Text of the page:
It’s time for a slight tangent in our run through Stardom’s history. Before the next show on Stardom World, they sent a team to Sendai Girl’s Flash Tournament. Featuring entrants from JWP, WAVE, Stardom, Ice Ribbon, Sendai Girls, Reina, Diana and a freelance team, it was the Assemble of its day, making it a fitting show to cover at the moment. Plus it gives us a chance to have a wee peek at what was going on in different companies.
Team JWP (Command Bolshoi, Leon, Kaori Yoneyama and Hanako Nakamori) defeated Team WAVE (GAMI, Toshie Uematsu, Shuu Shibutani and Moeka Haruhi)
I suspect I’m going to need to get on thesaurus.com and look up the words wild and frantic because if this opener is any indicator, I’m going to be using them a lot. The match kicked off with GAMI leading the WAVE team in an attempted cheap shot, and away we went. There were a lot of people in that ring with not much time to impress, so they weren’t about to give you a chance to look away.
Despite that, they did a decent job of giving everyone at least a moment to shine. Not that the company heads were too generous. GAMI and Bolshoi both made sure to grab a chunk of the spotlight for themselves, putting together a fun spot based around some competitive rope-walking that ended badly for poor Hanako.
That wasn’t the end of GAMI and Hanako’s interactions as they were given the home stretch, a physical showdown between the two that would see others nip in and out of the ring to assist. It was a tough fight, but Hanako was ultimately victorious, a big Lariat giving her revenge for the rope-based agony of earlier in the match. It was a nice rub for her in a fun match packed with some big names.
Verdict: Cracking Start
Team Sendai Girls (Meiko Satomura, DASH Chisako, Kagetsu, Miyako Morino and Sendai Sachiko) defeated Team Ice Ribbon (Emi Sakura, Tsukasa Fujimoto, Hikaru Shida, Hikari Minami and Tsukushi)
Well, here’s someone who will important for this series in the future. Maybe in about twenty years, I’ll get around to the part of Stardom’s history where Kagetsu turns up, but at this point, she’s at Meiko’s side. Meanwhile, this is still Emi Sakura’s Ice Ribbon, but we’re only a couple of months removed from her leaving the company. Not that you can tell, as Meiko and Emi presumably saw the opener and decided they had to follow the trend. Within roughly twenty seconds of the bell, Sakura is hitting a 450 Splash onto Satomura, setting the tone for what was to come.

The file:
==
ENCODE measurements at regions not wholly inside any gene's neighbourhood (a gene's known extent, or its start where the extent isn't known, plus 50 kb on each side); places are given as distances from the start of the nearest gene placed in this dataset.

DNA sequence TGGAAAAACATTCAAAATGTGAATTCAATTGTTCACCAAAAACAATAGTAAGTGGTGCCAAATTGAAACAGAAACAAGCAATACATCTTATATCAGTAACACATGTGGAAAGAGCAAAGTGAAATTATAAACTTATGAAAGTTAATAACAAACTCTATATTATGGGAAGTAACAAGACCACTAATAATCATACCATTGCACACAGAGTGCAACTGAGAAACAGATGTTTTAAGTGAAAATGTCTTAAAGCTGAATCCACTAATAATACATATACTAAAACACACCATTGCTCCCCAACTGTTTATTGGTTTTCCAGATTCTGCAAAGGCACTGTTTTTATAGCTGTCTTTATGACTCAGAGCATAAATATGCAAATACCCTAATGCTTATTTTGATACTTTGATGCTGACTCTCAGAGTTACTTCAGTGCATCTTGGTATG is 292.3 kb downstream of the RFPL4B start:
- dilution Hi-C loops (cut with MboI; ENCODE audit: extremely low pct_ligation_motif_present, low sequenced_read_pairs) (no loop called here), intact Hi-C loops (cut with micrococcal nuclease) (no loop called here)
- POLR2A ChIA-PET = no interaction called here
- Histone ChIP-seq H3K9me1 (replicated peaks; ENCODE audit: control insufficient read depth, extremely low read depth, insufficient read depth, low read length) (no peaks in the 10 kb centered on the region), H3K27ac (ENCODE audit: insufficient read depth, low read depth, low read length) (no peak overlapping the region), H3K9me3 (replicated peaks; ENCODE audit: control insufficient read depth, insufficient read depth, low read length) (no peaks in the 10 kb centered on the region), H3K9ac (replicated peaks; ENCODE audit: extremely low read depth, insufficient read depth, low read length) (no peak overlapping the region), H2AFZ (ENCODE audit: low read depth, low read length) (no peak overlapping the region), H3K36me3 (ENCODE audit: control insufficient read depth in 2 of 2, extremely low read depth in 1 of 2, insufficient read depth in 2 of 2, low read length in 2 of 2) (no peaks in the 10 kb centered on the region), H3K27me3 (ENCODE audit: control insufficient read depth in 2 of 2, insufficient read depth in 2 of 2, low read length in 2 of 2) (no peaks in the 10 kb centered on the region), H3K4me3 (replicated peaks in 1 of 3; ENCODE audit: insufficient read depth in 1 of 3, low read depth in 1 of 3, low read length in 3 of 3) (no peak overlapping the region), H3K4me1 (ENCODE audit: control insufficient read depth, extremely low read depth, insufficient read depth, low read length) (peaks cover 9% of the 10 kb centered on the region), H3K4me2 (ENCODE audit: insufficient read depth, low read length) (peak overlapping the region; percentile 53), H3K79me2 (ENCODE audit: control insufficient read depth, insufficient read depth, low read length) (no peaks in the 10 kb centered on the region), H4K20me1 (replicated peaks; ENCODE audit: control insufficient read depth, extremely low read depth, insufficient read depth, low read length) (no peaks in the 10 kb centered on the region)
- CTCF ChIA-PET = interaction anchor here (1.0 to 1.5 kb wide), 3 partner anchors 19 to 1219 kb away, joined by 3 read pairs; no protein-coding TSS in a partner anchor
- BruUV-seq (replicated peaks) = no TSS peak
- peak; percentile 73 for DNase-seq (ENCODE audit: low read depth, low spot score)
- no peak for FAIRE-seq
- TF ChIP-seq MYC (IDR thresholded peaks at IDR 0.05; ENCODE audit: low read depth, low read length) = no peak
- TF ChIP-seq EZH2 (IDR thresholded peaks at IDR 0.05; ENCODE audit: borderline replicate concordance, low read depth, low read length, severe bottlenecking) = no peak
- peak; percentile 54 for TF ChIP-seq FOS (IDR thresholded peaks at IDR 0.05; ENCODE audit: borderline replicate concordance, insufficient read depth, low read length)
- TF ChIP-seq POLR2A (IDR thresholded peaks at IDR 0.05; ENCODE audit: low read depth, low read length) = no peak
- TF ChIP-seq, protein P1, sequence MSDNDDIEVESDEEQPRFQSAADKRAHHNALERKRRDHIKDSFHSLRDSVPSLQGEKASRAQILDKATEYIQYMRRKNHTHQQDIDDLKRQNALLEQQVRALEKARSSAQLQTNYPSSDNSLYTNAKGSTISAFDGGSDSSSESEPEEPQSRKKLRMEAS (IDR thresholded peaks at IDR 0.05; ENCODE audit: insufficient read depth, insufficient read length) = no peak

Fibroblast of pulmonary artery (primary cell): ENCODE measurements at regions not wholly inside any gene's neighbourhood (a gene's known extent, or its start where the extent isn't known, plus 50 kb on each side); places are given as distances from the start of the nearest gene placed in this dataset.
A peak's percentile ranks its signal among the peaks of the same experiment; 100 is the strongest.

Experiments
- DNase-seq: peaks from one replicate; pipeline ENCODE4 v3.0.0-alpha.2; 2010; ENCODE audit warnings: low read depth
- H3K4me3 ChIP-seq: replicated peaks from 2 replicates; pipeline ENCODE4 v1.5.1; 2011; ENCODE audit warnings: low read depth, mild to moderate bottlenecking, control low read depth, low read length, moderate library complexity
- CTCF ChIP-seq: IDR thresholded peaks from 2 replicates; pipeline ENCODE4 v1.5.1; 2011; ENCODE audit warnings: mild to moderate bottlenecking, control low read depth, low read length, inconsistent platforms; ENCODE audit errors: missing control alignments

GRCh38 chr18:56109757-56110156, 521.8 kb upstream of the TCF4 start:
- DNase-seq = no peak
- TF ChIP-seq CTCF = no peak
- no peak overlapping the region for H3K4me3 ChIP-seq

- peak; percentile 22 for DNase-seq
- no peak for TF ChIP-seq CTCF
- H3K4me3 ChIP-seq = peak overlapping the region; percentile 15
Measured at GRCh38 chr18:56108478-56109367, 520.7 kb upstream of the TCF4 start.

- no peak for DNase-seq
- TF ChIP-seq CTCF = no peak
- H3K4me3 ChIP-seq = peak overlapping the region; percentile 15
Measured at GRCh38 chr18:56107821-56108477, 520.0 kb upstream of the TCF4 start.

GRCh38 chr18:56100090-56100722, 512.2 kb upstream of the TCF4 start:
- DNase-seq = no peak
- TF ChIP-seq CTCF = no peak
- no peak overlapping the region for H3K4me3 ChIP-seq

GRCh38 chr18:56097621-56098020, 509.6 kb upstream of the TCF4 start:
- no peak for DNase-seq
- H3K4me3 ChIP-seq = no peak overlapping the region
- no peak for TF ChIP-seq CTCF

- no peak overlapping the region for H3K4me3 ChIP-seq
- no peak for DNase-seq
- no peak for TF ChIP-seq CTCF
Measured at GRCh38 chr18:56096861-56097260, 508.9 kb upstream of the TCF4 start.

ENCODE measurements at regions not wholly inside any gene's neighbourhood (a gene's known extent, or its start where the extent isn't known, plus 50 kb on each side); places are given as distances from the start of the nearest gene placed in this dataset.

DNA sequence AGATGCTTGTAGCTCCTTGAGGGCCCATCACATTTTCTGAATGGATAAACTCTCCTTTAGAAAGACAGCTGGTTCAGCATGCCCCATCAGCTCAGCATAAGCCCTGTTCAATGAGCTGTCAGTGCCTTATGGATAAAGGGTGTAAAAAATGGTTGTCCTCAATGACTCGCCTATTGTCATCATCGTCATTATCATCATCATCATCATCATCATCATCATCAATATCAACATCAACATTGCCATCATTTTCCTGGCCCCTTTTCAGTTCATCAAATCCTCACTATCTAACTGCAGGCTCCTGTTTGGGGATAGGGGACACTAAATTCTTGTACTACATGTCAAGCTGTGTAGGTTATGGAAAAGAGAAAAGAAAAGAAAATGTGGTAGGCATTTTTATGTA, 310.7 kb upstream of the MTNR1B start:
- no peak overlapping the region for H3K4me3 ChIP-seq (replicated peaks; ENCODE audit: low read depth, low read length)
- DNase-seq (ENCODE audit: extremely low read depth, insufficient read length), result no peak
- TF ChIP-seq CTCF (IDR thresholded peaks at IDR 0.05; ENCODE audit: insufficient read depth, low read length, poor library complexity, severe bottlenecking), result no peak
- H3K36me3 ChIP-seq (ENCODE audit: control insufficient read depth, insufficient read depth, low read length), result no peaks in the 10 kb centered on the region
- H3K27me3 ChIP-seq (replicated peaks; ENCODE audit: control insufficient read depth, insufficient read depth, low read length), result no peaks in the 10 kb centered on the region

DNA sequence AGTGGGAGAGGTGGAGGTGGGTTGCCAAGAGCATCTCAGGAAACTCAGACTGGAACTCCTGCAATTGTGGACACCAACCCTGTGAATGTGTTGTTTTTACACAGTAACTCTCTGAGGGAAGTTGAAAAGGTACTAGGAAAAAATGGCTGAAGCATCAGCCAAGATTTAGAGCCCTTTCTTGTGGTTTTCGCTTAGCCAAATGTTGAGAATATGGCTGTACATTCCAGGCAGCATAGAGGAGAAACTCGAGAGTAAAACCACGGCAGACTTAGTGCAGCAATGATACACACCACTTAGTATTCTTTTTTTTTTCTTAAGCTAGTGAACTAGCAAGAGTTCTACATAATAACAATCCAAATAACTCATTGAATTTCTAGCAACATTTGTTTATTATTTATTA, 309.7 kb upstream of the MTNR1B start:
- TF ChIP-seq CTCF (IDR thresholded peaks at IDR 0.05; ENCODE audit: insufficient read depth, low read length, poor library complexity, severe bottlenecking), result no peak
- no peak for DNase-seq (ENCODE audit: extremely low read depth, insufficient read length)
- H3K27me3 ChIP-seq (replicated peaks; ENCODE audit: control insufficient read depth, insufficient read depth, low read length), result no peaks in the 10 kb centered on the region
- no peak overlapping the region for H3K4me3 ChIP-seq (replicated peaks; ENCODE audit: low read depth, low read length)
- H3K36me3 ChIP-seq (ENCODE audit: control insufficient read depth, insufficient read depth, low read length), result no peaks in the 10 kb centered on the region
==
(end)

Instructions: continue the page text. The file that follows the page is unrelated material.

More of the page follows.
I’m not even sure how to begin reviewing this. It is all over the place but in the best possible ways. People are charging around the ring, the action proving a perfect blend of Sakura and Satomura, hard-hitting, but streaked with the personality that Emi is known for. Weirdly, the thing that stood out most for me was Hikari Minami, who appears to be an early version of Chie, running around seemingly without thought, doing it for the sake of doing it. It’s the only time I’ve seen her, so maybe I’m connecting dots that aren’t there, but there certainly seemed to be some similarities.
When Meiko and Emi get together, though, sparks really fly. Emi hits the ring after Satomura has dismissively booted a thirteen-year-old Skoosh into next week, and war breaks out. As someone who interacts with ChocoPro and Sakura regularly, it’s easy to forget just how brilliant she is, but as she and Meiko fight it out, it comes flooding back. While those two could not be more different in the way they approach wrestling, that doesn’t stop them making magic together.
I thought that opener was going to be hard to top, but my god, they’ve done it on the first try.
Team Stardom (Natsuki Taiyo, Yoshiko, Yoko Bito, Mayu Iwatani and Saki Kashima) defeated Team Reina (Yumiko Hotta, Aki Kamabayashi, La Comandante, Aoi Ishibashi and Zeuxis)